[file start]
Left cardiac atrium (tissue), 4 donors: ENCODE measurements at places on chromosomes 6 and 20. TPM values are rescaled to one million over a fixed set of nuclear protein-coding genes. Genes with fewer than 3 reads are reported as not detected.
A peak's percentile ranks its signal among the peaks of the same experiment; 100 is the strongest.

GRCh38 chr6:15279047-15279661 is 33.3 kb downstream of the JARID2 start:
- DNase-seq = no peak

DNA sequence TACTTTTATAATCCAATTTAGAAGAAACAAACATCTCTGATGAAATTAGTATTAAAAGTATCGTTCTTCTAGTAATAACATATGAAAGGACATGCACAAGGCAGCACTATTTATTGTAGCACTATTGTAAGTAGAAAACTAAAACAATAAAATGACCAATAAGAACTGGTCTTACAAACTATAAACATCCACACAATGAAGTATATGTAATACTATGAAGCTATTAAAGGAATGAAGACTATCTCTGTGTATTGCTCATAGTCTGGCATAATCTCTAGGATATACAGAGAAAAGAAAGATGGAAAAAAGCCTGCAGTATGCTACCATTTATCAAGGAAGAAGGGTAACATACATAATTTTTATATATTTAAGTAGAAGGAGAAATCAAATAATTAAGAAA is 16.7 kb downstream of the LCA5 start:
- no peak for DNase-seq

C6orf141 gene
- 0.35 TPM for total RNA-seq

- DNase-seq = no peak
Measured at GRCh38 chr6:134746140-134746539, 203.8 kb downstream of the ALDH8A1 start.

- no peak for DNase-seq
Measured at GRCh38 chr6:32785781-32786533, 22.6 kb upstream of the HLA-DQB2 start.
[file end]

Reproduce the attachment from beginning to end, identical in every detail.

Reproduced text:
Left cardiac atrium (tissue), 4 donors: ENCODE measurements at places on chromosomes 6 and 20. TPM values are rescaled to one million over a fixed set of nuclear protein-coding genes. Genes with fewer than 3 reads are reported as not detected.
A peak's percentile ranks its signal among the peaks of the same experiment; 100 is the strongest.

GRCh38 chr6:15279047-15279661 is 33.3 kb downstream of the JARID2 start:
- DNase-seq = no peak

DNA sequence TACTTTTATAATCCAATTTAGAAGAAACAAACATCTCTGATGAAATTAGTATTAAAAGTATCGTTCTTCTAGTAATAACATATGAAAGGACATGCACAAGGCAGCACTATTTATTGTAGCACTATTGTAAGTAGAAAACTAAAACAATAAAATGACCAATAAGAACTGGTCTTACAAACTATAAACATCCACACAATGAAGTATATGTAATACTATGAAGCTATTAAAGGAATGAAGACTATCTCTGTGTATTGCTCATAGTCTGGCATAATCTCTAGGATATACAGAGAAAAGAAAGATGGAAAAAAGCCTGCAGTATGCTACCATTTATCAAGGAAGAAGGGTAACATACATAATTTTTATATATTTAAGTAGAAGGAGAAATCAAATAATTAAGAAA is 16.7 kb downstream of the LCA5 start:
- no peak for DNase-seq

C6orf141 gene
- 0.35 TPM for total RNA-seq

- DNase-seq = no peak
Measured at GRCh38 chr6:134746140-134746539, 203.8 kb downstream of the ALDH8A1 start.

- no peak for DNase-seq
Measured at GRCh38 chr6:32785781-32786533, 22.6 kb upstream of the HLA-DQB2 start.